92. 92.
    Littlewort, G.C., Bartlett, M.S., Lee, K.: Automatic coding of facial expressions displayed during posed and genuine pain. Image Vis. Comput. 27(12), 1797–1803 (2009)CrossRefGoogle Scholar
  93. 93.
    Liu, C., Rani, P., Sarkar, N.: An empirical study of machine learning techniques for affect recognition in human-robot interaction. In: IEEE/RSJ International Conference on Intelligent Robots and Systems (IROS), pp. 2662–2667 (2005)Google Scholar
  94. 94.
    Liu, X., Zheng, Y., Phyu, M.W., Zhao, B., Je, M., Yuan, X.: Multiple functional ECG signal is processing for wearable applications of long-term cardiac monitoring. IEEE Trans. Biomed. Eng. 58(2), 380–389 (2011)CrossRefGoogle Scholar
  95. 95.
    Liu, Y., Sourina, O., Nguyen, M.K.: Real-time EEG-based human emotion recognition and visualization. In: 2010 International Conference on Cyberworlds (CW), pp. 262–269 (2010)Google Scholar
  96. 96.
    López, G., Custodio, V., Moreno, J.I.: Lobin: E-textile and wireless-sensor-network-based platform for healthcare monitoring in future hospital environments. IEEE Trans. Inf. Technol. Biomed. 14(6), 1446–1458 (2010)CrossRefGoogle Scholar
  97. 97.
    Lucey, P., Cohn, J.F., Kanade, T., Saragih, J., Ambadar, Z., Matthews, I.: The extended cohn-kanade dataset (ck+): a complete dataset for action unit and emotion-specified expression.In: IEEE Conference on Computer Vision and Pattern Recognition Workshops (CVPRW), pp. 94–101 (2010)Google Scholar
  98. 98.
    Lugger, M., Janoir, M.-E., et al.: Combining classifiers with diverse feature sets for robust speaker independent emotion recognition. In: 2009 17th European Signal Processing Conference, pp. 1225–1229 (2009)Google Scholar
  99. 99.
    Mandryk, R.L.: Physiological measures for game evaluation. In: Lazzaro, M. (ed.) Game usability,: Advice from the experts for advancing the player experience, pp. 207–235. Morgan Kaufmann, Burlington (2008)Google Scholar
  100. 100.
    Mandryk, R.L., Atkins, M.S.: A fuzzy physiological approach for continuously modeling emotion during interaction with play technologies. Int. J. Hum. Comput. Stud. 65(4), 329–347 (2007)CrossRefGoogle Scholar
  101. 101.
    Mandryk, R.L., Atkins, M.S., Inkpen, K.M.: A continuous and objective evaluation of emotional experience with interactive play environments. In: Proceedings of the SIGCHI Conference on Human Factors in Computing Systems, pp. 1027–1036 (2006)Google Scholar
  102. 102.
    Mandryk, R.L., Inkpen, K.M., Calvert, T.W.: Using psychophysiological techniques to measure user experience with entertainment technologies. Behav. Inf. Technol. 25(2), 141–158 (2006)CrossRefGoogle Scholar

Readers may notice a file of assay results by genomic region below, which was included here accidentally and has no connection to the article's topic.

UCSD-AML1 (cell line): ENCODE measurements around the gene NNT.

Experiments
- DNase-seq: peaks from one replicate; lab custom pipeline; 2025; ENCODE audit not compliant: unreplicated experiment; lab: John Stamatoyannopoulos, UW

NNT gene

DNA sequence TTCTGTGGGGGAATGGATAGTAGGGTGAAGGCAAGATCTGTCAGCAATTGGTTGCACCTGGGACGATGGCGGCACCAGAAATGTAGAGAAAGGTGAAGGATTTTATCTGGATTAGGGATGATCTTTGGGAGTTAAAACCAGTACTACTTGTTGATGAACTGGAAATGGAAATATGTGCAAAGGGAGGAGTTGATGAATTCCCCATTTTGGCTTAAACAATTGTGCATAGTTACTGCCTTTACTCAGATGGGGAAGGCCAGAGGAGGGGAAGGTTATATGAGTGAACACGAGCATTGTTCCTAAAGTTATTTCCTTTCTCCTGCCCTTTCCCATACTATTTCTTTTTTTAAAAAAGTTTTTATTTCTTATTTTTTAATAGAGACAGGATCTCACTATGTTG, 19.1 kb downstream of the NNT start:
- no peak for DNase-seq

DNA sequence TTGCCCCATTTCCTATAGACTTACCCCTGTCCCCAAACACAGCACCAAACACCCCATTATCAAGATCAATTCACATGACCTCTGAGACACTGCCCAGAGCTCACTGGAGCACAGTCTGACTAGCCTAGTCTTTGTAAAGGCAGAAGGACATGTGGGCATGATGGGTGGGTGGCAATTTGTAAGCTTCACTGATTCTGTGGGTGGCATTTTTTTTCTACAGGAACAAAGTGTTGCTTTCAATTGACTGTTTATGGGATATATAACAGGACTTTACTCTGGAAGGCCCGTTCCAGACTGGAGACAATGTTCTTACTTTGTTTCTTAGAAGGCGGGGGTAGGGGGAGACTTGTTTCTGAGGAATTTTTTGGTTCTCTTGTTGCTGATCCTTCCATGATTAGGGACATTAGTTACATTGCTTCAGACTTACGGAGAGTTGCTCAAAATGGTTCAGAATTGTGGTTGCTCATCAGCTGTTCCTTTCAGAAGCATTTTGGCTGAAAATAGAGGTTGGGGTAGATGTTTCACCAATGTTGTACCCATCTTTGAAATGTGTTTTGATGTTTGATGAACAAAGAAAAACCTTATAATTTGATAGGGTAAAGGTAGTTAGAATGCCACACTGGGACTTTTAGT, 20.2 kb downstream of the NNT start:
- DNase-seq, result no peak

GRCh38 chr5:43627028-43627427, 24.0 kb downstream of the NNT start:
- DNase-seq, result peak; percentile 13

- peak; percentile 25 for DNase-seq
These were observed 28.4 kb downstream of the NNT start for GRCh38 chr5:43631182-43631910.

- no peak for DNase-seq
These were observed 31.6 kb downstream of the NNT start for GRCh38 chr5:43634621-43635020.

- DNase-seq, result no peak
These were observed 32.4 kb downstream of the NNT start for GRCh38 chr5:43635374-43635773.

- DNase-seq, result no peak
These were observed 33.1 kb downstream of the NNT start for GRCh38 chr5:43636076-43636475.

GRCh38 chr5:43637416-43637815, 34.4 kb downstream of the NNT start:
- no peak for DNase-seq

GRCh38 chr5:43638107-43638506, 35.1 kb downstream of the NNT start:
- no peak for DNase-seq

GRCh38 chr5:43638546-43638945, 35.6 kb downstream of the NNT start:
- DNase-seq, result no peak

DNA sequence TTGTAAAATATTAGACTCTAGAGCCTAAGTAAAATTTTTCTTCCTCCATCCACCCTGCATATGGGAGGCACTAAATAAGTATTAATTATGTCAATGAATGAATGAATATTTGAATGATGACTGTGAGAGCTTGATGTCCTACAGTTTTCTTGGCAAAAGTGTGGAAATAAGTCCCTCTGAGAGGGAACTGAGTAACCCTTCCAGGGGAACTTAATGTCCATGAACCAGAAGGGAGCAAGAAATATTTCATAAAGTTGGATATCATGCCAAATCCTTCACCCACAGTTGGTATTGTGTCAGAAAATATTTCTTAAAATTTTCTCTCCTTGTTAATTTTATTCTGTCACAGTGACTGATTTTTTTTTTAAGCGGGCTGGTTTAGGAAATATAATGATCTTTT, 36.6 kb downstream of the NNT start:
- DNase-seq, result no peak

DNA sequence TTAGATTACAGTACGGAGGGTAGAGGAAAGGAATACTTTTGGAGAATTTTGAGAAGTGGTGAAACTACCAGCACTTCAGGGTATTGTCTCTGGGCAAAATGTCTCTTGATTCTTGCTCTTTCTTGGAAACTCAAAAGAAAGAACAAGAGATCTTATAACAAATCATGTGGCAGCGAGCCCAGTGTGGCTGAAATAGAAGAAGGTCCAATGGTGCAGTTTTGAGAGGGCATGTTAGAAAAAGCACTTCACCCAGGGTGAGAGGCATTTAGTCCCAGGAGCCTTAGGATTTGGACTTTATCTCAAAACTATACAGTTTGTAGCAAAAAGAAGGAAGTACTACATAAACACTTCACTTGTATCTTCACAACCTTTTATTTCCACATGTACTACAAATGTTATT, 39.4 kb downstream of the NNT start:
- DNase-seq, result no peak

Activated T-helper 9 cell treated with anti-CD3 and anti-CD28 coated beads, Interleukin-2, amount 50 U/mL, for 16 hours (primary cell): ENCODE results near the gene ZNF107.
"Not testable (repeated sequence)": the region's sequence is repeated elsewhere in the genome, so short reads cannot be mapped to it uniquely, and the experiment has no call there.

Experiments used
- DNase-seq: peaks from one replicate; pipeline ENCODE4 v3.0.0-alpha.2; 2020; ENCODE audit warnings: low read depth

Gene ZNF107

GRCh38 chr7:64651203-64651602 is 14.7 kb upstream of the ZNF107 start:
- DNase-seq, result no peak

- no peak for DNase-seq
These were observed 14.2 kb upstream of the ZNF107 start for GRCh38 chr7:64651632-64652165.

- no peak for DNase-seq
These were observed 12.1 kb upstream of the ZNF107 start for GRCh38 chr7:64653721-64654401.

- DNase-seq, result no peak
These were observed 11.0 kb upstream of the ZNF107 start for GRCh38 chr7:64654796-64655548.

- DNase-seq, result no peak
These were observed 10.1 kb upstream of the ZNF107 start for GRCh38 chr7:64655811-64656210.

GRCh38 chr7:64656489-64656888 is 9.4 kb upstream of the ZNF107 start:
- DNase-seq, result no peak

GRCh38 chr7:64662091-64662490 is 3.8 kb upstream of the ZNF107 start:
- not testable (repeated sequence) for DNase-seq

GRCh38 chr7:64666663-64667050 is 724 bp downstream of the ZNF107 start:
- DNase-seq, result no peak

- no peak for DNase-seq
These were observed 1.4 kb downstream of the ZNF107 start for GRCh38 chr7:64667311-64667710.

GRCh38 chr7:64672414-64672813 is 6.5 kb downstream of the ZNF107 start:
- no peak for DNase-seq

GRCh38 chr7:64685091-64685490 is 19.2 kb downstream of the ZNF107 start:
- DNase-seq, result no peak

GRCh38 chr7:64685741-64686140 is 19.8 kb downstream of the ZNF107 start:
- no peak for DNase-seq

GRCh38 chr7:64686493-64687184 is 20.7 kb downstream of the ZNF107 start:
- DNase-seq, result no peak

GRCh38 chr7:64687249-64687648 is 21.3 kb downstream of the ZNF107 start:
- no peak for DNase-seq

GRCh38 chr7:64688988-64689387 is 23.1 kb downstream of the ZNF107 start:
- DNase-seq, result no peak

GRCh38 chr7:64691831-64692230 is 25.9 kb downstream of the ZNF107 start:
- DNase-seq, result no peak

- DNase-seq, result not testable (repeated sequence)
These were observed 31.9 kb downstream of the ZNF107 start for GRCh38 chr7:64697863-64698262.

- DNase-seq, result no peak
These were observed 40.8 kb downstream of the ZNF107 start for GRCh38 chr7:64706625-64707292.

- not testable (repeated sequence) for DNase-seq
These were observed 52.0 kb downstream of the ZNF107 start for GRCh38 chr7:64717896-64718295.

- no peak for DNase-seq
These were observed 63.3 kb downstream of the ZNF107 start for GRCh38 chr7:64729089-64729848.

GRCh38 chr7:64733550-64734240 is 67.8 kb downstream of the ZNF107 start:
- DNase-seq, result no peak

103. 103.
    Marwick, A.E., et al.: I tweet honestly, I tweet passionately: twitter users, context collapse, and the imagined audience. New Media Soc. 13(1), 114–133 (2011)CrossRefGoogle Scholar
  104. 104.
    McDuff, D., El Kaliouby, R., Senechal, T., Amr, M., Cohn, J.F., Picard, R.: Affectiva-MIT facial expression dataset (AM-FED): naturalistic and spontaneous facial expressions collected “in-the-wild”. In: IEEE Conference on Computer Vision and Pattern Recognition Workshops (CVPRW), pp. 881–888 (2013)Google Scholar
  105. 105.
    Mehrabian, A.: Analysis of the big-five personality factors in terms of the PAD temperament model. Aust. J. Psychol. 48(2), 86–92 (1996a)CrossRefGoogle Scholar
  106. 106.
    Mehrabian, A.: Pleasure-arousal-dominance: a general framework for describing and measuring individual differences in temperament. Curr. Psychol. 14(4), 261–292 (1996b)MathSciNetCrossRefGoogle Scholar
  107. 107.
    Mehrabian, A.: Comparison of the PAD and PANAS as models for describing emotions and for differentiating anxiety from depression. J. Psychopathol. Behav. Assess. 19(4), 331–357 (1997)CrossRefGoogle Scholar
  108. 108.
    Miyamoto, Y., Uchida, Y., Ellsworth, P.C.: Culture, mixed emotions: co-occurrence of positive and negative emotions in Japan and the United States. Emotion 10(3), 404 (2010)CrossRefGoogle Scholar
  109. 109.
    Mohammad, S.M.: #Emotional tweets. In: Proceedings of the Sixth International Workshop on Semantic Evaluation, pp. 246–255 (2012)Google Scholar
  110. 110.
    Mower, E., Matarić, M.J., Narayanan, S.: A framework for automatic human emotion classification using emotion profiles. IEEE Trans. Audio Speech Lang. Process. 19(5), 1057–1070 (2011)CrossRefGoogle Scholar
  111. 111.
    Mundt, C.W., Montgomery, K.N., Udoh, U.E., Barker, V.N., Thonier, G.C., Tellier, A.M., Ricks, R.D., Darling, R.B., Cagle, Y.D., Cabrol, N.A., et al.: A multiparameter wearable physiologic monitoring system for space and terrestrial applications. IEEE Trans. Inf. Technol. Biomed. 9(3), 382–391 (2005)CrossRefGoogle Scholar
  112. 112.
    Murugappan, M., Ramachandran, N., Sazali, Y., et al.: Classification of human emotion from EEG using discrete wavelet transform. J. Biomed. Sci. Eng. 3(04), 390 (2010)CrossRefGoogle Scholar
  113. 113.
    Myers, C.S., Rabiner, L.R.: A comparative study of several dynamic time-warping algorithms for connected-word recognition. Bell Syst. Tech. J. 60(7), 1389–1409 (1981)CrossRefGoogle Scholar
  114. 114.